In addition to their location at terminal positions, telomeric-like repeats are also present at internal sites of the chromosomes (intrachromosomal or interstitial telomeric sequences, ITSs). According to their sequence organization and genomic location, two different kinds of ITSs can be identified: (1) heterochromatic ITSs (het-ITSs), large (up to hundreds of kb) stretches of telomeric-like DNA localized mainly at centromeres, and (2) short ITSs (s-ITSs), short stretches of telomeric hexamers distributed at internal sites of the chromosomes. Het-ITSs have been only described in some vertebrate species and they probably represent the remnants of evolutionary chromosomal rearrangements. On the contrary, s-ITSs are probably present in all mammalian genomes although they have been described in detail only in some completely sequenced genomes. Sequence database analysis revealed the presence of 83, 79, 244 and 250 such s-ITSs in the human, chimpanzee, mouse and rat genomes, respectively. Analysis of the flanking sequences suggested that s-ITSs were inserted during the repair of DNA double-strand breaks that occurred in the course of evolution. An extensive comparative analysis of the s-ITS loci and their orthologous ‘empty’ loci confirmed this hypothesis and suggested that the repair event involved the direct action of telomerase. Whereas het-ITSs seem to be intrinsically prone to breakage, the instability of s-ITSs is more controversial. This observation is consistent with the hypothesis that s-ITSs are probably not themselves prone to breakage but represent ‘scars’ of ancient breakage that may have occurred within fragile regions. This study will review the current knowledge on these two types of ITS, their molecular organization, how they arose during evolution, their implications for chromosomal instability and their potential applications as phylogenetic/forensic markers.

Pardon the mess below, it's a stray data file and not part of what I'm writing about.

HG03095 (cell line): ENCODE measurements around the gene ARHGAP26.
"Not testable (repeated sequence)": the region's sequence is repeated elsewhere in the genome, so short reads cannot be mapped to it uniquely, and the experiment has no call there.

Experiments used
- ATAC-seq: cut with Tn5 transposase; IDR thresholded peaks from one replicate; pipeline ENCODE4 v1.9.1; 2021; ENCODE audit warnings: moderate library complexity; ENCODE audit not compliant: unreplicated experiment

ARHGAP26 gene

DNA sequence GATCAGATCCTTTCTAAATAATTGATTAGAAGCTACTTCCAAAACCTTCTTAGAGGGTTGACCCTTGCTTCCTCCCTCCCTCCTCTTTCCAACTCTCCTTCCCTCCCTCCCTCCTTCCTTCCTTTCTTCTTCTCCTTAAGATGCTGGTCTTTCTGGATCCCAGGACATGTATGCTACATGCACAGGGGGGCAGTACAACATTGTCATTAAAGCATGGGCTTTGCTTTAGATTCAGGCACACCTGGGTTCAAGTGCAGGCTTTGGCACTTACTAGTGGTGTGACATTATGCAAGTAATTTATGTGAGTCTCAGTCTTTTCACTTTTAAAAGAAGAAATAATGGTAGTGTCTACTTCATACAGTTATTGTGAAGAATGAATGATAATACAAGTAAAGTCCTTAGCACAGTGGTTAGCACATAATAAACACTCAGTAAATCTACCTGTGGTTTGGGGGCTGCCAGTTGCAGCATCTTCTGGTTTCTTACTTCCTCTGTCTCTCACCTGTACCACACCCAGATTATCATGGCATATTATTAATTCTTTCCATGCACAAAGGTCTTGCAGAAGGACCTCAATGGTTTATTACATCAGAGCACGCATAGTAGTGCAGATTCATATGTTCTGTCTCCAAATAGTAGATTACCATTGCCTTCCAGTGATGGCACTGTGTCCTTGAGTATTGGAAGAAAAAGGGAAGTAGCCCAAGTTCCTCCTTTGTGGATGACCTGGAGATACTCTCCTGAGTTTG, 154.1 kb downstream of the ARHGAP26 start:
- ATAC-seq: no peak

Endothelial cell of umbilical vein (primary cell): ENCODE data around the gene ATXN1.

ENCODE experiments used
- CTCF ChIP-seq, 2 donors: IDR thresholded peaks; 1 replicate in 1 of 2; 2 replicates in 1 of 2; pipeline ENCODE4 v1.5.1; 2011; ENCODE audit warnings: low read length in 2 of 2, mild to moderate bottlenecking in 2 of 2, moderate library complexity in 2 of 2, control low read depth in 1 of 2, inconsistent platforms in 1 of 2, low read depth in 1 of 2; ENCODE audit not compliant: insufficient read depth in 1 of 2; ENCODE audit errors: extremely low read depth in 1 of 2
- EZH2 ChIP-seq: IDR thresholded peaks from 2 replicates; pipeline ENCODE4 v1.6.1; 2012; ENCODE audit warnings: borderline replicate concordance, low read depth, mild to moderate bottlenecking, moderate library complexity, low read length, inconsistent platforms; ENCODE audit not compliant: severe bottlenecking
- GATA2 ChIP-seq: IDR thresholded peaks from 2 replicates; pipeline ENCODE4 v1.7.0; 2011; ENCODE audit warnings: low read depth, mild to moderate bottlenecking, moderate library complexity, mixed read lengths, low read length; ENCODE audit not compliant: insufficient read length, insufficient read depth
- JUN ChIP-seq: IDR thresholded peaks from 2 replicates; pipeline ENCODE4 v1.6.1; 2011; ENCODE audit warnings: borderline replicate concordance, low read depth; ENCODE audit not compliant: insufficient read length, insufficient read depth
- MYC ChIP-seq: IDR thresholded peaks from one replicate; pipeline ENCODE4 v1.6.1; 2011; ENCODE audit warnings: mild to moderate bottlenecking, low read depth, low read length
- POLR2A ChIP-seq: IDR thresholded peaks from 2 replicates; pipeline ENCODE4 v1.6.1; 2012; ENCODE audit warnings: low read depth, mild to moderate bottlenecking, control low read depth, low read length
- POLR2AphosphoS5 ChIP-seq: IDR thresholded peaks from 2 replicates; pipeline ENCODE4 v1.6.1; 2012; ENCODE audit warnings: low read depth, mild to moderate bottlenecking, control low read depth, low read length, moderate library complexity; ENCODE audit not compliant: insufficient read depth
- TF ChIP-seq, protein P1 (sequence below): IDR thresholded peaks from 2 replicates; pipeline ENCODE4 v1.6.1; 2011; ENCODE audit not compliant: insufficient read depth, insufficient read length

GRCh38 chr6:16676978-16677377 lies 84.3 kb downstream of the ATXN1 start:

Copyright / Drug Dosage
Copyright: All rights reserved. No part of this publication may be translated into other languages, reproduced or utilized in any form or by any means, electronic or mechanical, including photocopying, recording, microcopying, or by any information storage and retrieval system, without permission in writing from the publisher or, in the case of photocopying, direct payment of a specified fee to the Copyright Clearance Center.
Drug Dosage: The authors and the publisher have exerted every effort to ensure that drug selection and dosage set forth in this text are in accord with current recommendations and practice at the time of publication. However, in view of ongoing research, changes in goverment regulations, and the constant flow of information relating to drug therapy and drug reactions, the reader is urged to check the package insert for each drug for any changes in indications and dosage and for added warnings and precautions. This is particularly important when the recommended agent is a new and/or infrequently employed drug.
Disclaimer: The statements, opinions and data contained in this publication are solely those of the individual authors and contributors and not of the publishers and the editor(s). The appearance of advertisements or/and product references in the publication is not a warranty, endorsement, or approval of the products or services advertised or of their effectiveness, quality or safety. The publisher and the editor(s) disclaim responsibility for any injury to persons or property resulting from any ideas, methods, instructions or products referred to in the content or advertisements.